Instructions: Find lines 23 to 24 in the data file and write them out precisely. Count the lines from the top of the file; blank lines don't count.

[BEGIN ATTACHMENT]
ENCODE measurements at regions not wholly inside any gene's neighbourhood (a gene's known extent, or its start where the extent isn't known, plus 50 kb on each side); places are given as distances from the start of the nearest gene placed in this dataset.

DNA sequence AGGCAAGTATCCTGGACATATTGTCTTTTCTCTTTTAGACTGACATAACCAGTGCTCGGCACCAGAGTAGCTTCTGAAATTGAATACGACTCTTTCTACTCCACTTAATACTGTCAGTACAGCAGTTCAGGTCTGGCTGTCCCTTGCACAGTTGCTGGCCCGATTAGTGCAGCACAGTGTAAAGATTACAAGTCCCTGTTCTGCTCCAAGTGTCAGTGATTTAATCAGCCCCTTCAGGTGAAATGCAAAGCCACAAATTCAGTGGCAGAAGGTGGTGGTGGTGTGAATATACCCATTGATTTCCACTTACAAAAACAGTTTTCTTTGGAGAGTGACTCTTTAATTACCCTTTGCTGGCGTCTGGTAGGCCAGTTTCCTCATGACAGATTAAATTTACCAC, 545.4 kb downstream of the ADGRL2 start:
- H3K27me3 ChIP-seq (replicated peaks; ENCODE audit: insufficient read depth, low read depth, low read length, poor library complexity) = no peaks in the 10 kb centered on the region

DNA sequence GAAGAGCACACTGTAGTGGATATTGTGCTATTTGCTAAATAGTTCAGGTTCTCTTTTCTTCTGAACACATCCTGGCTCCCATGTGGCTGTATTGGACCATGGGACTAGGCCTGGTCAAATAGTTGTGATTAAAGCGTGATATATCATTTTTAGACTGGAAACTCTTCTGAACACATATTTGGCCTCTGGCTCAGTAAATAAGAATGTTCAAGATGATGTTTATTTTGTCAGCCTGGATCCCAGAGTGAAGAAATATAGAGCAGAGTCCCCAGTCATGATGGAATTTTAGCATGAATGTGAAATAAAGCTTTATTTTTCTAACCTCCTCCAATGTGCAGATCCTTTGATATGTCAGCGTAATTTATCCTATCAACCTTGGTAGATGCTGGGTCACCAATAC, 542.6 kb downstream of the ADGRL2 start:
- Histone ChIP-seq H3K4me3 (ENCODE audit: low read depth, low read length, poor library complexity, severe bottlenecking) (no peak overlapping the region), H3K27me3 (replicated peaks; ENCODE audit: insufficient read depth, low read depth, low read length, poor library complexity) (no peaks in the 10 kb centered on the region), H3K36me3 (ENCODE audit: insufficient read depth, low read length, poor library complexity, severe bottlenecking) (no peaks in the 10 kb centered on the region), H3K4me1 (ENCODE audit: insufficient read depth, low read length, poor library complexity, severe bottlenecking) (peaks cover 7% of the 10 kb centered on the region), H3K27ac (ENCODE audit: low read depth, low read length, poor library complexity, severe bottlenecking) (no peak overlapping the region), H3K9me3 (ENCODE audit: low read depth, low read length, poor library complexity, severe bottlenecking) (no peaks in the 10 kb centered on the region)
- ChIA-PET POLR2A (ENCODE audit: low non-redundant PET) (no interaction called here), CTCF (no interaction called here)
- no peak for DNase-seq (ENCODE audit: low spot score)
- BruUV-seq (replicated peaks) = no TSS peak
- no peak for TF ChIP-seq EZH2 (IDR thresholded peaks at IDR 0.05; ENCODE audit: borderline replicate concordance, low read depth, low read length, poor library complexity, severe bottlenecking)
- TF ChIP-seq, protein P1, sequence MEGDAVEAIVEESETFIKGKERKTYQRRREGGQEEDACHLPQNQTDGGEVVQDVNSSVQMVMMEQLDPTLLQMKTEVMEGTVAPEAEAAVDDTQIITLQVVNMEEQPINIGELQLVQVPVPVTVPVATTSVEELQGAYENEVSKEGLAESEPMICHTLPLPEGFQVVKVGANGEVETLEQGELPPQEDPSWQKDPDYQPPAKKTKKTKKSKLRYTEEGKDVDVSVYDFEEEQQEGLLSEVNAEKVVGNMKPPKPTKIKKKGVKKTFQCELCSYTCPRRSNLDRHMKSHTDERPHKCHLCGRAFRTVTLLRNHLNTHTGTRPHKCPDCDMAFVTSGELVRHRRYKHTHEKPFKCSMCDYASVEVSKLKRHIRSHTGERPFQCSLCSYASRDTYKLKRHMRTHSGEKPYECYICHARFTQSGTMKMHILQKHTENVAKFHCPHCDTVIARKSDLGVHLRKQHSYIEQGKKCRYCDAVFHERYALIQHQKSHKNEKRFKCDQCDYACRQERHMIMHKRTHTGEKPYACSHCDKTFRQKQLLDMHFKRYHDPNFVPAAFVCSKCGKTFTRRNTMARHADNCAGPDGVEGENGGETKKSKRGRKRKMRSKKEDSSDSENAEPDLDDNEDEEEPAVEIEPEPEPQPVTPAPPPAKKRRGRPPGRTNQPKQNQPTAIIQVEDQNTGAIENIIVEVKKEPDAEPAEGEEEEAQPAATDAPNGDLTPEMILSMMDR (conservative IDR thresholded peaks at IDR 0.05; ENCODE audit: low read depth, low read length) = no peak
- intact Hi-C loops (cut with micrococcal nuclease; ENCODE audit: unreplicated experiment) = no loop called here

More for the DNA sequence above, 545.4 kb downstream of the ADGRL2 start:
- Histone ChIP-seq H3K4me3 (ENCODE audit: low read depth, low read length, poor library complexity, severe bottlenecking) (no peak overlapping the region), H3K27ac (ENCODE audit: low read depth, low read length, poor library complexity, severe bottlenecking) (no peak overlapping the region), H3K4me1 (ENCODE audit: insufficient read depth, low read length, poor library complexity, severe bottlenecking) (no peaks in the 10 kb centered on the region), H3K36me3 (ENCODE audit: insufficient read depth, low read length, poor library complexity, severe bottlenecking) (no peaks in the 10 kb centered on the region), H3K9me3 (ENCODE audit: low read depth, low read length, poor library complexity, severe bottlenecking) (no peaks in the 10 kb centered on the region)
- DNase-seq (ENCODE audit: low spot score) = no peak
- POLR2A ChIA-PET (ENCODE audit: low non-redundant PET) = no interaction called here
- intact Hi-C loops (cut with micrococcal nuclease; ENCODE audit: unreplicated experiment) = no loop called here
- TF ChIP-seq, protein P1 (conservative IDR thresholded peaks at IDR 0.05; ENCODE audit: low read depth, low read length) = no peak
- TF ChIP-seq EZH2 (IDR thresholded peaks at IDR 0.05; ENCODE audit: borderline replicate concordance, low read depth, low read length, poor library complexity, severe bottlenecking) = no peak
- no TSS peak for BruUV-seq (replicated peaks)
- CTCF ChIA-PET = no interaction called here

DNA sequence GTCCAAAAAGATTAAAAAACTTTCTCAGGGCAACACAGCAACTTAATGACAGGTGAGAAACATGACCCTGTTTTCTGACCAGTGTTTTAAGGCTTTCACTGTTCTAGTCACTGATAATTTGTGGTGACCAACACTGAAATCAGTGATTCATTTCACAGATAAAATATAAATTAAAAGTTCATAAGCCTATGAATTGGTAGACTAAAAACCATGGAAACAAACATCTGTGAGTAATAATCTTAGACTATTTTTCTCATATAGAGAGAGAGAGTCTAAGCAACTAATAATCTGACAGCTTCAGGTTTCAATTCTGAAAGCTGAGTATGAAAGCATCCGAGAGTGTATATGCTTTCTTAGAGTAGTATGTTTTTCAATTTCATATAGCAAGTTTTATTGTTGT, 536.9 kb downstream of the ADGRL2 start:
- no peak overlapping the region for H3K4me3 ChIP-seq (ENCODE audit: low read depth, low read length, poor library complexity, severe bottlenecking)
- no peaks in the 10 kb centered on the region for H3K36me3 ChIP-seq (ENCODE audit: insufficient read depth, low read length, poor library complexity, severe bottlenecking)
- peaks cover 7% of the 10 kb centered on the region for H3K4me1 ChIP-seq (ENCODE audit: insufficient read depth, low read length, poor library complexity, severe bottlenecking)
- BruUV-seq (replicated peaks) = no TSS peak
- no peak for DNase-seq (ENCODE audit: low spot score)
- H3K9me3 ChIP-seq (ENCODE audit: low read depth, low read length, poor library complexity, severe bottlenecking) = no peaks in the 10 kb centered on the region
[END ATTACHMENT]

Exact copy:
- no peaks in the 10 kb centered on the region for H3K36me3 ChIP-seq (ENCODE audit: insufficient read depth, low read length, poor library complexity, severe bottlenecking)
- peaks cover 7% of the 10 kb centered on the region for H3K4me1 ChIP-seq (ENCODE audit: insufficient read depth, low read length, poor library complexity, severe bottlenecking)